The state government of Maryland, in consistency with most U.S. state governments, is divided into three principal branches: the executive, legislative and judicial. All three are charged with preserving, protecting and extending the rights guaranteed Maryland's citizens by the state constitution, and for working closely with all state county and municipal administrators.
Maryland's executive branch is headed by the governor, the state's chief officer. The governor is responsible for ensuring that laws are fairly executed, required appointments are made, military entities are overseen and that the state budget is presented to the legislature punctually each year. The legislature itself consists of a bicameral arrangement with 141 house representatives and 47 senators. This general assembly proposes, debates and passes all laws designed for the state's welfare.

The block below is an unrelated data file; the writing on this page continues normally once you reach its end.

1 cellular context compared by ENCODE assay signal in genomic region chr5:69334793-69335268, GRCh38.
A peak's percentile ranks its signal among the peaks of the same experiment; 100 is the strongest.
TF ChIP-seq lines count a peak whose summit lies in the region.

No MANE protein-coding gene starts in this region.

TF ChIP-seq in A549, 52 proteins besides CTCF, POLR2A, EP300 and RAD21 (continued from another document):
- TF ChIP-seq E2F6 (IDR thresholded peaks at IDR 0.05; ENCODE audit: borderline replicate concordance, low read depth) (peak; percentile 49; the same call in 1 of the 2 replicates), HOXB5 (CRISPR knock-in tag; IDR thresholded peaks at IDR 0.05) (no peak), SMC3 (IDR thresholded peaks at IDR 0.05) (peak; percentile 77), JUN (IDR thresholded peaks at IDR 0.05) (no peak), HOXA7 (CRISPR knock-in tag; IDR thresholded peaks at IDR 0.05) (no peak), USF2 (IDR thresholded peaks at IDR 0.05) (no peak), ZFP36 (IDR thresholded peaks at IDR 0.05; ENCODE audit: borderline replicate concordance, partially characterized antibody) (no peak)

The Maryland state judiciary is composed of a four-tiered system, including the district court, circuit courts, court of special appeals and court of appeals. Maryland courts decide issues of both criminal and civil law, and its judges decide individual cases based on state statutes, common law precedents and equity, depending on circumstance. The courts are supported by additional judicial offices, agencies and affiliated entities, including the state board of law examiners, the attorney grievance commission and judicial nominating commissions.